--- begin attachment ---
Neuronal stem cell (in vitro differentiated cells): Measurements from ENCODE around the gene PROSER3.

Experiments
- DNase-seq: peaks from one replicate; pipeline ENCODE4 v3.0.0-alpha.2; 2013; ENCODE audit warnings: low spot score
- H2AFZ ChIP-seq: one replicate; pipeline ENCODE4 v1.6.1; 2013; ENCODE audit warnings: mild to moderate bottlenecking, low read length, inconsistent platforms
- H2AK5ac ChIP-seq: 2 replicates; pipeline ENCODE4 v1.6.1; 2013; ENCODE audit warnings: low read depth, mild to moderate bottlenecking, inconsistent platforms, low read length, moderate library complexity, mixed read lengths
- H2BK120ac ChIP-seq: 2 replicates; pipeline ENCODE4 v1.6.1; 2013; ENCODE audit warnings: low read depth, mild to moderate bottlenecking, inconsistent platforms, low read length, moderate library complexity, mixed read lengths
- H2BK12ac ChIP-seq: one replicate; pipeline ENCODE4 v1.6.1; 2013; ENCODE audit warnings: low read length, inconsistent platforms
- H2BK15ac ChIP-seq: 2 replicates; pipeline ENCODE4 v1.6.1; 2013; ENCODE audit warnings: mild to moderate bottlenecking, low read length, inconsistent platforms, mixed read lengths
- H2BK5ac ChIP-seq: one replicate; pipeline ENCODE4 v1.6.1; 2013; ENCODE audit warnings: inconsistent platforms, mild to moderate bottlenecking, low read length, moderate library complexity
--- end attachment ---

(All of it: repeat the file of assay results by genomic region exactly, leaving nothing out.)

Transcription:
Neuronal stem cell (in vitro differentiated cells): Measurements from ENCODE around the gene PROSER3.

Experiments
- DNase-seq: peaks from one replicate; pipeline ENCODE4 v3.0.0-alpha.2; 2013; ENCODE audit warnings: low spot score
- H2AFZ ChIP-seq: one replicate; pipeline ENCODE4 v1.6.1; 2013; ENCODE audit warnings: mild to moderate bottlenecking, low read length, inconsistent platforms
- H2AK5ac ChIP-seq: 2 replicates; pipeline ENCODE4 v1.6.1; 2013; ENCODE audit warnings: low read depth, mild to moderate bottlenecking, inconsistent platforms, low read length, moderate library complexity, mixed read lengths
- H2BK120ac ChIP-seq: 2 replicates; pipeline ENCODE4 v1.6.1; 2013; ENCODE audit warnings: low read depth, mild to moderate bottlenecking, inconsistent platforms, low read length, moderate library complexity, mixed read lengths
- H2BK12ac ChIP-seq: one replicate; pipeline ENCODE4 v1.6.1; 2013; ENCODE audit warnings: low read length, inconsistent platforms
- H2BK15ac ChIP-seq: 2 replicates; pipeline ENCODE4 v1.6.1; 2013; ENCODE audit warnings: mild to moderate bottlenecking, low read length, inconsistent platforms, mixed read lengths
- H2BK5ac ChIP-seq: one replicate; pipeline ENCODE4 v1.6.1; 2013; ENCODE audit warnings: inconsistent platforms, mild to moderate bottlenecking, low read length, moderate library complexity